Bosnia and Herzegovina

Background of the conflict and key challenges in relation to CRSV

Following the collapse of Yugoslavia in 1992, the Bosnian War broke out and lasted until 1995 with the signing of the Dayton Accords. The war resulted in the deaths of approximately 100,000 civilians and the forced displacement of over 2 million people, and was marked by horrific acts of sexual violence, ethnic cleansing and genocide.

Before the war, the Socialist Federal Republic of Yugoslavia held a multi-ethnic population of Bosniaks, Serbs, and Croats. After the secession of Slovenia and Croatia, and following the declaration of Bosnia and Herzegovina’s independence, Bosnian Serb forces countered, starting the ethnic cleansing campaigns. Bosnian Serb forces besieged Sarajevo, the capital of Bosnia and Herzegovina, from 1992 to 1996. Citizens were attacked daily by shelling and snipers and 11,000 people were killed. In 1995, the Bosnian Serb Forces with their Colonel, General Ratko Mladić, attacked an enclave in Srebrenica. Over 8,000 Bosnian Muslims were executed from 13 to 19 July. The war ended in 1995, with the imposition of a final ceasefire after NATO’s intervention. The Dayton Accords, signed on December 14, 1995, ended the war and divided Bosnia and Herzegovina into two autonomous entities: the Federation of Bosnia and Herzegovina (Croat-Bosniak) and the Republic of Srpska.

During the war, between 20,000 to 60,000 women were raped, mostly Muslim women by Bosnian Serb troops. Sexual violence was used as a planned and systematic strategy of ethnic cleansing, but also to spread fear, humiliation and shame. Women who became pregnant were forced to keep their children of Serb ethnicity. Rape camps were also established, where large-scale rape, torture and forced prostitution took place.


The International Criminal Tribunal for the former Yugoslavia (ICTY) was established by the United Nations to deal with the war crimes and mass atrocities committed on the territory of the former Yugoslavia during the Balkan conflicts in the 1990s. The ICTY was the first court ever to convict people for rape and sexual enslavement as crimes against humanity. Still, many survivors have never met justice. They have inadequately been given access to reparations, and they are often not recognized as legitimate war victims. The Committee on the Elimination of Discrimination against Women stated in 2017 “conflict-related sexual violence investigations in the country had been ineffective and too slow, and there was insufficient compensation and support for victims in Bosnian and Herzegovina.” Victims of war still suffer from the social, physical, and psychological effects of their trauma.

National Networks

The Mukwege Foundation is linked to two national survivor networks in Bosnia and Herzegovina.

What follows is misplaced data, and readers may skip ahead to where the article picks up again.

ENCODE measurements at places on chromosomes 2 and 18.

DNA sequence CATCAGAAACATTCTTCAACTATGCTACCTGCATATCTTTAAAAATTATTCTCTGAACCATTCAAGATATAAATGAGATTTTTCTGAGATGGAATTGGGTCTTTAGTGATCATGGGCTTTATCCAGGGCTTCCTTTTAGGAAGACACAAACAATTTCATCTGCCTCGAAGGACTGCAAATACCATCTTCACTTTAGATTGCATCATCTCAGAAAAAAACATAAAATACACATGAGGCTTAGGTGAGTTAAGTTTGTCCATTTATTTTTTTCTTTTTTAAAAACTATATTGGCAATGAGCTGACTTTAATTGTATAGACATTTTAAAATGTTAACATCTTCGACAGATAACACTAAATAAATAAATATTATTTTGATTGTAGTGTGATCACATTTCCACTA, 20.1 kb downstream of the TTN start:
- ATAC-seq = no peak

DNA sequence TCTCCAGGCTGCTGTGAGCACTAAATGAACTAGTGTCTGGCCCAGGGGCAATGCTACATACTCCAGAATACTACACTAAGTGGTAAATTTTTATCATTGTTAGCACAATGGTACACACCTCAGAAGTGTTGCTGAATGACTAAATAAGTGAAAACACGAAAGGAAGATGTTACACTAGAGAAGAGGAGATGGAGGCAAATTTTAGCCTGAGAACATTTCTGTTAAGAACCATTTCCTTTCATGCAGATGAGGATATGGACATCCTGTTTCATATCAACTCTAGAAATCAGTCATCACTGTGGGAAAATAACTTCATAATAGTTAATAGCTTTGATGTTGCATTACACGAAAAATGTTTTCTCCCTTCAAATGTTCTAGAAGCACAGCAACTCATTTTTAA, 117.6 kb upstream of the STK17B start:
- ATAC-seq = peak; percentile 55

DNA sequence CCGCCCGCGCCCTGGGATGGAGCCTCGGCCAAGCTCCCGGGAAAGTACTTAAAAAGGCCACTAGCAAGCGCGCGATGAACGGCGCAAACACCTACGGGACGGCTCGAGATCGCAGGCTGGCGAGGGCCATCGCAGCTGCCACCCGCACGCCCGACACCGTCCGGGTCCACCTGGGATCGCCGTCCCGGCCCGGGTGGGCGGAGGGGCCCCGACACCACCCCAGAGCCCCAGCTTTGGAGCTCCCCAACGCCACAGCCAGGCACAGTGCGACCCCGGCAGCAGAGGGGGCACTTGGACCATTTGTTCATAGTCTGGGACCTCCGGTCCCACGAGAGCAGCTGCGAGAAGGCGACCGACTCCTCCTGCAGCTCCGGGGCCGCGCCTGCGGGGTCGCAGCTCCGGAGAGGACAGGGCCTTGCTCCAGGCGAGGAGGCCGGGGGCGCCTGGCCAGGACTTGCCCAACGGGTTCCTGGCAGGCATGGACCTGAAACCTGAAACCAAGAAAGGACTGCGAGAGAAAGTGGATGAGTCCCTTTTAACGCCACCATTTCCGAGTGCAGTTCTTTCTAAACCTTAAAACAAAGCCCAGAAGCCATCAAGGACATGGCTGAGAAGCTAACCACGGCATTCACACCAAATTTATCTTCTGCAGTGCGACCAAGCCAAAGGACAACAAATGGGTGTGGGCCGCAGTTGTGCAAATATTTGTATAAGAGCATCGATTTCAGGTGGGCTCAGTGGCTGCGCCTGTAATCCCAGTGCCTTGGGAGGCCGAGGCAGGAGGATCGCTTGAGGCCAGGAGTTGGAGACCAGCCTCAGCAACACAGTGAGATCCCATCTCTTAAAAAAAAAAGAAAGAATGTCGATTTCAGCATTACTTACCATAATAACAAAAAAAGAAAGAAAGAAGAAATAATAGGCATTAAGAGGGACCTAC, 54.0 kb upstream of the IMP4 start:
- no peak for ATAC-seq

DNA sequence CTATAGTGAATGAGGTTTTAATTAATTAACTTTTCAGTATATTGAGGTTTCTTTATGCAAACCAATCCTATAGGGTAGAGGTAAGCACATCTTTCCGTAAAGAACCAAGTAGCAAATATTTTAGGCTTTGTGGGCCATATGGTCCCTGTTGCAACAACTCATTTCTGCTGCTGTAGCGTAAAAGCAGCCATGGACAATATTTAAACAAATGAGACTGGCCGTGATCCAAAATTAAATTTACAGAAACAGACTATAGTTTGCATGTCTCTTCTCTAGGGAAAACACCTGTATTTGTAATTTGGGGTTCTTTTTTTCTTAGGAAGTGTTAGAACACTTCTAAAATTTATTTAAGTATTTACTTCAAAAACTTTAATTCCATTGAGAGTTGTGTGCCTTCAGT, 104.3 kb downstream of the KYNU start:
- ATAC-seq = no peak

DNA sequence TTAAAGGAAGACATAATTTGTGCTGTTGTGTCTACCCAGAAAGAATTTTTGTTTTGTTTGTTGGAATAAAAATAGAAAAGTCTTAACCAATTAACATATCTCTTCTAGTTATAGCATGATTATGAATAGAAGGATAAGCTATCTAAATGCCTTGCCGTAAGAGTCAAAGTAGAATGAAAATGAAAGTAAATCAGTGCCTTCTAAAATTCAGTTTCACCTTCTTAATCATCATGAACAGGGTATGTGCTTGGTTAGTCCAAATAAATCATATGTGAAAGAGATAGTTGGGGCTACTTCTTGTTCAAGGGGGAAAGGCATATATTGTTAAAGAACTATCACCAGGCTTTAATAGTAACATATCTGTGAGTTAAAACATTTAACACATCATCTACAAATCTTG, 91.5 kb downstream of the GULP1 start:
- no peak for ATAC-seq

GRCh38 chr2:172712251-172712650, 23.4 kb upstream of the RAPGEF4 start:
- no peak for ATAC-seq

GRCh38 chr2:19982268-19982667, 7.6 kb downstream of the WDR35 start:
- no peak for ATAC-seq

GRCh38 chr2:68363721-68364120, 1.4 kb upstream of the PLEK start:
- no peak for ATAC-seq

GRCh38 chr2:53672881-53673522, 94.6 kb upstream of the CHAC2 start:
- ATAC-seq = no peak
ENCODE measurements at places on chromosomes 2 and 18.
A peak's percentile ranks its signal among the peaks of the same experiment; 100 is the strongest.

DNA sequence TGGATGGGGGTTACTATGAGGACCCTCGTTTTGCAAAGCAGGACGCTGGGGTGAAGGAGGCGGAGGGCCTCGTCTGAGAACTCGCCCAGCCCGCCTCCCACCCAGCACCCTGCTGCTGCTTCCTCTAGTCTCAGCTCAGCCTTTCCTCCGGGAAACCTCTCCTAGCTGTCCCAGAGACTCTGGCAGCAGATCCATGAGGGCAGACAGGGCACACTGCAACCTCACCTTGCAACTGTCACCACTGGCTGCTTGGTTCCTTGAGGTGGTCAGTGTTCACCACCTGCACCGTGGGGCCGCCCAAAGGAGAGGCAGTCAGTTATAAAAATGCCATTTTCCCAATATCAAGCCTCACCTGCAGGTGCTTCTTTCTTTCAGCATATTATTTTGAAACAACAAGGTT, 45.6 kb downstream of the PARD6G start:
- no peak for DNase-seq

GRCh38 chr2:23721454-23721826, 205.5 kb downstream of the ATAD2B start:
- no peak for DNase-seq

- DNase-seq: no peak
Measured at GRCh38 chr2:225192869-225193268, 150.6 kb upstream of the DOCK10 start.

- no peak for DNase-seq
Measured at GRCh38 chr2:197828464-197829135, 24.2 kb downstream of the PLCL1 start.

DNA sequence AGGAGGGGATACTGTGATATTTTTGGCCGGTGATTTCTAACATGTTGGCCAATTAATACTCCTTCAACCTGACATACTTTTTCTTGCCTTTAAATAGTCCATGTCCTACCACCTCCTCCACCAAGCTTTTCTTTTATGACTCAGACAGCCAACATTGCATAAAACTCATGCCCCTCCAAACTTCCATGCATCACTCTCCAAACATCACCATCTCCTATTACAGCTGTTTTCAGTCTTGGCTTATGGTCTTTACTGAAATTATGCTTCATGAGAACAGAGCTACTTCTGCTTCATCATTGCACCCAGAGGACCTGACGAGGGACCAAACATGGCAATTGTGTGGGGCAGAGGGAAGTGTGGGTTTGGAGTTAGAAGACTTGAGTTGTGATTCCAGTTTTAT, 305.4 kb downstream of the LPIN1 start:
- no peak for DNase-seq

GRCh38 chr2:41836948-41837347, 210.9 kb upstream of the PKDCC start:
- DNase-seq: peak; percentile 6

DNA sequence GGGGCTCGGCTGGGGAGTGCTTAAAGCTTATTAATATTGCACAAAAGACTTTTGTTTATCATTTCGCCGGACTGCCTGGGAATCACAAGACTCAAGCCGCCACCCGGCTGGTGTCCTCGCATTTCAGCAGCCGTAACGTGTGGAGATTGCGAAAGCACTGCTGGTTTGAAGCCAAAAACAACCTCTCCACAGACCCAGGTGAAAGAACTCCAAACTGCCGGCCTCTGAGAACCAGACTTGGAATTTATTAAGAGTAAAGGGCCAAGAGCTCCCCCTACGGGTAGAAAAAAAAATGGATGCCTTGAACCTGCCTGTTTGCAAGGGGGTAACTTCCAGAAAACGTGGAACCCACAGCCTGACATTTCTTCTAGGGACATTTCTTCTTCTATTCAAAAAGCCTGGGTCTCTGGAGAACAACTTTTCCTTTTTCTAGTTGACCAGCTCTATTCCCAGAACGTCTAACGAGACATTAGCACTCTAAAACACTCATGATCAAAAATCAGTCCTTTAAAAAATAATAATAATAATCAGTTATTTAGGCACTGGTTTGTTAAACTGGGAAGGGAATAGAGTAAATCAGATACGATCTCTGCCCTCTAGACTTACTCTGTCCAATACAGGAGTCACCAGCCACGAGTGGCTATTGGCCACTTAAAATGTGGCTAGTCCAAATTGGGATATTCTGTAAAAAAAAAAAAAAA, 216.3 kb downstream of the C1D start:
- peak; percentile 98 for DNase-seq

Naš Glas (Our Voice) is an organisation for the Protection of Victims and Survivors of Sexual Violence during War, based in Tuzla, Bosnia and Herzegovina. The organisation is directed directly by victims and survivors and aims to face the past, eliminate the “conspiracy of silence” and promote the values of a democratic civil society, such as humanism, non-violence and tolerance. Naš Glas focuses on improving the situation of the victims and survivors – both men and women – of these crimes, raising awareness about the consequences of CRSV and fighting stigma and discrimination. Naš Glas also works towards the process of creating a peaceful coexistence of the peoples of Bosnia and Herzegovina by contributing to the development of new models and programmes for violence prevention and psychosocial care.

“Suze”, Association for support to victims and survivors of wartime sexual violence, is based in Brčko, and was founded in 2016 with the aim of providing help and support to survivors of wartime sexual violence, both women and men. It is the only multi-ethnic organisation in Brčko that provides support to war victims. They represent the most vulnerable category derived from war, regardless of their religion, nation, race, or age. It is the first Association in Brčko that publicly marked the International Day for the Elimination of Sexual Violence in Conflict, on June 19, 2021, with the message that they do not want anyone’s pity, but recovery, hope, and justice for all victims of sexual violence in the war. Association “Suze” is a human-rights organisation whose members strive to improve their local community. They fight for their rights and for their stories not to be forgotten but to serve as lessons for future generations. Their message for all future members of the Association is:
Dear mothers, sisters, and others join us! We are stronger together and you have to remember: WAKE UP, YOU ARE NOT ALONE!

Contact information

Naš Glas 

Address: Zlatarska 4, 75000 Tuzla, Bosnia and Herzegovina 


Phone: +387 61 411 148 




Address: Dušana Vasiljeva 6, 76100 Brčko, Bosnia and Herzegovina 


Phone: +387 62 388 554